How the west was won

How the West Was Won The American frontier is made up of history, geography, cultural expression, and folklore of life as the Americans expanded westwards from the initial colonial settlements up to the early 20th century. Emphasis is placed on the second half of the 19th century, a period commonly referred to as the old west. Frontier history is all about the story of the creation and protection of communities, land use, market development and the formation of states. It is further explained as the tale of conquest, as well as one of survival, and the linking of people and cultures and ways of life that led to the rise and continuing life to America (Rooselvelt 16). Through foreign treaties, political sabotage, military conquest, and digging mines, and pulling in enormous migrations of foreigners, the United States expanded greatly from coast to coast. With time, the American frontier drifted into history, and the myths of the west firmly held to the imagination of Americans and foreigners alike. From this understanding, this paper will give a detailed analysis of How the West Was Won.
The outer line of settlement moved steadily towards the west from the 1630s to the 1880s, with some movements from towards the north. The ‘west’ was always the area beyond that boundary. Thus, the Midwest and parts of the American south have a frontier history with the modern western states. Politicians prioritized the west during the colonial period (Leslie 73). In terms of expansion and settlement, the English, Dutch, and Spanish happened quite differently. The Dutch traded in the Hudson River valley, taking up tracts of land, but they did not push westward. In contrast, the Britons gave priority to individual land ownership among farmers (Otten 85).
Some American politicians began to argue that the United States should absorb the whole of North America. Bills were introduced into the senate, in an attempt to allow granting of free land to reward those willing to travel and claim the Rocky Mountains. Other politicians were of the opinion that such legislation would trigger war with Britain, and the bill did not sail through (Addison 4). There were several reasons, which made people risk travelling to California and Oregon. Emigrants emphasized on the importance of leaving the swamps of Mississippi, which were infested with fever. Antonie Robidoux claimed that he had never witnessed any case of fever. Stories regarding the high quality crops and the possible yields after growing spread widely. Claims were thrive that the motives, which brought forth togetherness of the crowds, were as many as their features. They were bound by a common object, that of bettering their condition (Leslie 76). They were psyched up by the sentiments of Richard Henry Dana, who in his book claimed that people living in California were lazy.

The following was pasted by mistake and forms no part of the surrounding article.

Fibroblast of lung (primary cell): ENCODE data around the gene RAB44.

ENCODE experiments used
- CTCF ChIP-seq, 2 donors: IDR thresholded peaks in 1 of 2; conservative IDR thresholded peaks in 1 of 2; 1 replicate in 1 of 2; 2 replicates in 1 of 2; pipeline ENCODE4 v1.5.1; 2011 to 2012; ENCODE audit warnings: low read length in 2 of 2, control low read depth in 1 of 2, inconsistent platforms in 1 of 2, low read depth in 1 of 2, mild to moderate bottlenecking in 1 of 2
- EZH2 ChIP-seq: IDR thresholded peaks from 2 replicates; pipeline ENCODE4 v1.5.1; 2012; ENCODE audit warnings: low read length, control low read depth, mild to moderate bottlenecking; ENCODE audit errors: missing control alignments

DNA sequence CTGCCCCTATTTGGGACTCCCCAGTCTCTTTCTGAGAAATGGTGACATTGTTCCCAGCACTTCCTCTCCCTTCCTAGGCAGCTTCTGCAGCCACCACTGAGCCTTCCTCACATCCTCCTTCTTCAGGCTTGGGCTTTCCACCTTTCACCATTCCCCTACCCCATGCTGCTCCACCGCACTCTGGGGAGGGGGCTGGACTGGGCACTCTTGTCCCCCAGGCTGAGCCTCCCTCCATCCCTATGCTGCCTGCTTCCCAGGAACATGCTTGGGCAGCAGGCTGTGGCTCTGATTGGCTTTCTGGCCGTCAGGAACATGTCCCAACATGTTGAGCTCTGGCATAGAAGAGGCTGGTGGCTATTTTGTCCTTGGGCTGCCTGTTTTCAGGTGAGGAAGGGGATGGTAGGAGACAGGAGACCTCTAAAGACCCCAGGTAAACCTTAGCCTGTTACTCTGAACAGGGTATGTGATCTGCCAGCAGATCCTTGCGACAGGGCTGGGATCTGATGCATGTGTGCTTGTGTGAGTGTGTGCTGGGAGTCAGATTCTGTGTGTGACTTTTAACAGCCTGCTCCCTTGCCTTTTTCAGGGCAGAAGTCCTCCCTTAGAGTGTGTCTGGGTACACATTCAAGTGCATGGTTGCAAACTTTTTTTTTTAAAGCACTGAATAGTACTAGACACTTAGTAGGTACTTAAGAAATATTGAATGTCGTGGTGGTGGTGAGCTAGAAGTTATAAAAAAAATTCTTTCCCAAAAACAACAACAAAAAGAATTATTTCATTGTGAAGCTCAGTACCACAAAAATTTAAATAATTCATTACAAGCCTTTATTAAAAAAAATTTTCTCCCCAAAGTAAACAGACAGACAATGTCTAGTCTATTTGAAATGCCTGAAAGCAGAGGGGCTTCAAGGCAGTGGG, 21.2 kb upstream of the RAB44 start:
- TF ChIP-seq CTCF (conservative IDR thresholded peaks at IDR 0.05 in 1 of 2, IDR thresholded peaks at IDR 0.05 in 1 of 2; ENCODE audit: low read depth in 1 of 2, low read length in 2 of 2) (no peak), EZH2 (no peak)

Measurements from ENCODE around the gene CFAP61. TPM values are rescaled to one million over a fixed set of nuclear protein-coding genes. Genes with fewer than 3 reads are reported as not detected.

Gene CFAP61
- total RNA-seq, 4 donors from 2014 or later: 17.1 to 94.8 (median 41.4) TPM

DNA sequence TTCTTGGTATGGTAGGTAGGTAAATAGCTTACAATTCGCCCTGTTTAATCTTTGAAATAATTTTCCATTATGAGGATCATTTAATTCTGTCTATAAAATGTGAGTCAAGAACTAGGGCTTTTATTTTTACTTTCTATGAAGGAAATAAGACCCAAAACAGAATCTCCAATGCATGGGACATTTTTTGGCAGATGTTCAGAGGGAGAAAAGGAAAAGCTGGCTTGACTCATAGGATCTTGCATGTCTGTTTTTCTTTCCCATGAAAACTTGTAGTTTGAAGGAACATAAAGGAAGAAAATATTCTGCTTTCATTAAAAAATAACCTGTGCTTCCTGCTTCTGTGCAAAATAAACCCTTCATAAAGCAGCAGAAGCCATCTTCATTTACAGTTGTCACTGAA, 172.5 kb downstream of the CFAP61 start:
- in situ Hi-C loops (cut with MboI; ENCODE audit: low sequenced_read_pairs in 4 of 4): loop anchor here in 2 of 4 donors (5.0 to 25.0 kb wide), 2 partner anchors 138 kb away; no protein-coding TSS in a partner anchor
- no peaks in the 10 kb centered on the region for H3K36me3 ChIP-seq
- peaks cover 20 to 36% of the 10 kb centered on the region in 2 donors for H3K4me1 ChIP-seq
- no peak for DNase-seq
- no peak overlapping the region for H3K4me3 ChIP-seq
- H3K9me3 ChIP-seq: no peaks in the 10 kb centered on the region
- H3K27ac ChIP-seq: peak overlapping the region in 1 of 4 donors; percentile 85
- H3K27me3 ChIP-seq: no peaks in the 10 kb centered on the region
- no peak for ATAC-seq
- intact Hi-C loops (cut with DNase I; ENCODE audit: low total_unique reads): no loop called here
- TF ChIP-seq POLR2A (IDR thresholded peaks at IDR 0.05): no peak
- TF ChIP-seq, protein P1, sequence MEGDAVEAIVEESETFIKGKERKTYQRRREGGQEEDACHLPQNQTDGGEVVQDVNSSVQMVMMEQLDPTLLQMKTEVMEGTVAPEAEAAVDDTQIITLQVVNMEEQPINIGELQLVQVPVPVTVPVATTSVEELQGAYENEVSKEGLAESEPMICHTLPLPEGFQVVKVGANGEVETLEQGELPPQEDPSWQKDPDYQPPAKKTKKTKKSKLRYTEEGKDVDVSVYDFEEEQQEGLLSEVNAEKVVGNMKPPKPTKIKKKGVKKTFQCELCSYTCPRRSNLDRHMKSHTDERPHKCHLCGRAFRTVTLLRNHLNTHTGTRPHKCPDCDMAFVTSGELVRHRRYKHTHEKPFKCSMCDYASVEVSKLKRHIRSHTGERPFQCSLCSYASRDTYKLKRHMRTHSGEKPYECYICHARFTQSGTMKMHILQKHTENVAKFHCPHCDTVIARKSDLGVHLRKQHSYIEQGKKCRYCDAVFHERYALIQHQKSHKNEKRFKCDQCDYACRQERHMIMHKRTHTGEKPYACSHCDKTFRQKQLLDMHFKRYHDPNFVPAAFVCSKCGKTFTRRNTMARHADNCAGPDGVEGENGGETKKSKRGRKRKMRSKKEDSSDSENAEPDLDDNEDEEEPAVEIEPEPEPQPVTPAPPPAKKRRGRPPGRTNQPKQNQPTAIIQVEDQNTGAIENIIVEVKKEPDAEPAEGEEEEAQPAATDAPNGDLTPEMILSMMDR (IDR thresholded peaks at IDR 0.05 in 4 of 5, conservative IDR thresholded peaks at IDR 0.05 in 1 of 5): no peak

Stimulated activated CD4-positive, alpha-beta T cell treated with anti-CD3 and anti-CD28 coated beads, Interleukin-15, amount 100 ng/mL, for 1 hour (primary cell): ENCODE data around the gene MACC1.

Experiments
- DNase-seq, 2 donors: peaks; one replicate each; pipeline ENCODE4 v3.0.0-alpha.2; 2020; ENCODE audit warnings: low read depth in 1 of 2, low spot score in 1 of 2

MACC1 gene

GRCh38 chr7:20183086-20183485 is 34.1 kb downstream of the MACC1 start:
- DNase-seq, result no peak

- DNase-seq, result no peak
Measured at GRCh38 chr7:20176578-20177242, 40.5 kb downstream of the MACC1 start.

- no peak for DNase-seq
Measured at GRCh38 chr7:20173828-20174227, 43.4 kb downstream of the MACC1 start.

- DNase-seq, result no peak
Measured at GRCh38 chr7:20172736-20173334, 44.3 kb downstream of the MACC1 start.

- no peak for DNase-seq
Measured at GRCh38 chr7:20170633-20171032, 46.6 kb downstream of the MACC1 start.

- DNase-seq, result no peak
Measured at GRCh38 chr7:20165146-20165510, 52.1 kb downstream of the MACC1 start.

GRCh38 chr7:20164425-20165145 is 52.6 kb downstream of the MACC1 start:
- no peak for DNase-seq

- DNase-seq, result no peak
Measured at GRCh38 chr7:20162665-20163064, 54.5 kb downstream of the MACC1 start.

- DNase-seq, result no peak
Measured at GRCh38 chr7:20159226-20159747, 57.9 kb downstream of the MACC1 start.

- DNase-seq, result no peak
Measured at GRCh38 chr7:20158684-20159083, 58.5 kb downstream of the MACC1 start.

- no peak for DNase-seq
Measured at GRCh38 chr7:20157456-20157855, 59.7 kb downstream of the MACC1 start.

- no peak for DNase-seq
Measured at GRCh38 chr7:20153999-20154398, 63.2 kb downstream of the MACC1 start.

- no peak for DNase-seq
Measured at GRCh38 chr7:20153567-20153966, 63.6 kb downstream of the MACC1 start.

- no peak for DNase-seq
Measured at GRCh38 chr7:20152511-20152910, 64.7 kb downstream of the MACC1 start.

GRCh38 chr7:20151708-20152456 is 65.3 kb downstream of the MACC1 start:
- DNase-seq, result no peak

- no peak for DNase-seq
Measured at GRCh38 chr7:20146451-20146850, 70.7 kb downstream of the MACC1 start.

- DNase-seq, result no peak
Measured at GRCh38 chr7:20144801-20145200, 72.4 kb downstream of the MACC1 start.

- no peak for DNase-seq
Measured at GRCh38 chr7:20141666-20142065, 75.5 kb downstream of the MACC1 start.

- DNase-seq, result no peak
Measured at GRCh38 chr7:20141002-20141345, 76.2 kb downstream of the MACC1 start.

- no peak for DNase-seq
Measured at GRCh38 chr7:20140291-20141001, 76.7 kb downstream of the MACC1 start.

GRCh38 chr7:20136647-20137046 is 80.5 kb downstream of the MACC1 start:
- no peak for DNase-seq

The journey from the Midwest to California was a six-month trip across 200 miles of rough terrain. There was also the need of a special wagon, which was costly. Between 1840 and 1848, approximately 11512 migrated overland to Oregon and 2735 to California. Some though returned home due to poor health and fear of Native Americans. The worst disaster in the history of wagons struck in the year of the donner party, when 42 immigrants and Indian guides died on the journey. In 1857, Alexander Fancher left Fort Smith with his wagon train for California and was attacked by Native Americans.
For a Native American, a material like this would be tantamount to treason, given the fact that the westerners were and are still deemed at the forefront in terms of discoveries, innovations, and any kinds of victories among others. Talking of how the west was won will be the best definition of the word impossible. This is because despite the many attempts made by the Native Americans to ascertain a pseudo-omnipotent disposition through films and other diverse channels, such a material would serve as a constant reminder that the west has been won (Runge 46). They would therefore remain to be viewed as conquerable and not as ‘impossible’ as they have made many a people believe.
Work Cited
Addison, Steve. How the West was Won Methodists and Baptists. Web 8 October 2012.
Leslie Stuart W. How the West Was Won: The Military and the Making of Solicon Valley. Web 8 October 2012.
Otten, Willemien. How the West was Won: Essays on the Literary Imagination, the Canon, and the Christian Middle Ages for Burcht Pranger. Chicago: Brill, 2010. Print.
Rooselvelt, Theodore. The Winning of the West, Volume One: From the Alleghanies to the Mississippi, 1769-1776. Los Angeles: Library, 2007. Print.
Runge, Ronald E. George Washington Jones: Re-winning Of The West. Lincholn, NE: iUniverse, 2005. Print.

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